Saffon-based food supplements

Fig. 1 Saffron flower (Crocus sativus L. 'Cashmerianus')
© Krüger/IPBP

The spice saffron is obtained from the dried stigmas of Crocus sativus L. (Iridaceae) (Fig. 1).

Phytochemically, saffron is characterised by the presence of (coloured) crocines, (bitter-tasting) picrocrocin and various volatile aromatic substances (e.g. safranal, isophorone and ketoisophorone, Fig. 2). Very high quality saffron samples can contain up to 30 % crocin, 15 % picrocrocin and more than 0.5 % of the volatile fraction.

Due to an antidepressant effect shown in various independent studies, saffron has also come into medical focus. Today, it is suspected that crocetin, i.e. the aglycone of crocine, is formed intestinally and is responsible for the neuroprotective effects. Saffron has not yet been reviewed by the Committee for Herbal Medicinal Products (HMPC) of the European Medicines Agency (EMA). As far as we know, there are currently no marketing authorisations for saffron preparations in Germany either, but saffron-based food supplements (NEM) can be found on the market.

Fig. 2 Ingredients from Crocus sativus and geniposide from Gardenia jasminoides
© IPBP/Lechtenberg

Since saffron is a very expensive spice and is known to be frequently adulterated, nine saffron-based food supplements were to be analytically examined in the present study in order to gain an insight into the current quality situation. The products investigated are offered in capsule form and contain saffron extract according to the declaration given.

 Instrument parameters, analysis conditions and example chromatograms

The investigated food supplements can be divided into three categories according to the dosage level: A1 - A3 (15 mg), B1 - B5 (30 mg) and C1 (28 mg). With the exception of A3 and B5, all other products contain other "botanicals" as ingredients besides saffron, e.g. rhodiola extract in A1 and B1, rice extract in A2 and C1 and lavender extract in B3. Among others, the following quality parameters were investigated:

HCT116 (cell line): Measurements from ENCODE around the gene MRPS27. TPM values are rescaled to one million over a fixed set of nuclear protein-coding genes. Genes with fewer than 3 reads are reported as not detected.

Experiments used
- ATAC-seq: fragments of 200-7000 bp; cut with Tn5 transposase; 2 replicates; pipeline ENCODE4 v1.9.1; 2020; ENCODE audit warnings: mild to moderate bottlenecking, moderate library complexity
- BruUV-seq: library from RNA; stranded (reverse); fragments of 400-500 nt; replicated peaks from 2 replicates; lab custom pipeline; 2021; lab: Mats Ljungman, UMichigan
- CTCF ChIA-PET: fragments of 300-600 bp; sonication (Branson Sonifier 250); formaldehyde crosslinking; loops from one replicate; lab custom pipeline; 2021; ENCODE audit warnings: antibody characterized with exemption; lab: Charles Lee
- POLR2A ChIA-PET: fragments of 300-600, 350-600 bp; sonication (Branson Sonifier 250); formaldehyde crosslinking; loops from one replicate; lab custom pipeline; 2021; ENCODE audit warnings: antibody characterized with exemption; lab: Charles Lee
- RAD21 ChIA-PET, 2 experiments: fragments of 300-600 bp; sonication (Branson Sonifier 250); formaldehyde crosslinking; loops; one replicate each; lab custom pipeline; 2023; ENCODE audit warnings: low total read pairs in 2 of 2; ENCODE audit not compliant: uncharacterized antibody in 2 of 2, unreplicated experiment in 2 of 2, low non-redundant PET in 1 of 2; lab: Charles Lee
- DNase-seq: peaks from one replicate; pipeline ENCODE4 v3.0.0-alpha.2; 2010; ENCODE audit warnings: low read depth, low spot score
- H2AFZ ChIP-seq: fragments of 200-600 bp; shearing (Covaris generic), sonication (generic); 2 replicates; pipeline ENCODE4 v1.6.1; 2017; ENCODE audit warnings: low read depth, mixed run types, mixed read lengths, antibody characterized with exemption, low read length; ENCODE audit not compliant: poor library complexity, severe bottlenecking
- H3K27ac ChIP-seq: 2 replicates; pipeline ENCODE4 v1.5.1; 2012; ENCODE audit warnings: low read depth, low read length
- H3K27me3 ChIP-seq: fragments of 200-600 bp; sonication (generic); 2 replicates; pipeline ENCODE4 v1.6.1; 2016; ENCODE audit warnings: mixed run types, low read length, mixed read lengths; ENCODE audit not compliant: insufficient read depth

1. Authenticity (HPLC-UV fingerprint, if necessary HPLC/MS and microscopy).
    2. Quantification (HPLC/UV): Crocin-1, Crocin-2, Picrocrocin and Safranal.

The overall conclusion is positive.

With only one exception (B5), all the tested food supplements contain the typical saffron ingredients. The determined contents of crocin and picrocrocin can also be assessed as typical for saffron. Only the contents of safranal (representing the volatiles) are very low throughout. Here, however, it can be assumed that it has depleted due to processing or storage.

Microscopic examination: The tissue fragments and pollen grains typical for saffron are found in all samples examined (except in B5).

In the case of product B5 (HerbalPlant Red Gold Safran-Extrakt, Lot. 21AQ183B, MHD 01.06.2024), further conspicuous features were found: high crocin-1 but low crocin-2 content, absence of picrocrocin and safranal. Using high-resolution MS, there was an indication of the possible presence of the iridoid glucoside geniposide (cf. Fig. 2), which is described in the literature as an ingredient of the fruits of Gardenia jasminoides J.ELLIS. Gardenia fruits are frequently mentioned in the literature in connection with saffron, as they also contain crocin and are not easy to detect in saffron samples by simple UV quality tests. Thus, it can be assumed that B5 does not contain saffron (absence of the typical C10 terpenes, atypical crocin pattern, presence of geniposide, which is not a component of saffron). In this case, it could be a counterfeit product. According to the manufacturer's notification (10.5.2022), the product has since been withdrawn from the market.

Detailed results have been published in a scientific journal: DOI 10.1055/a-1716-9696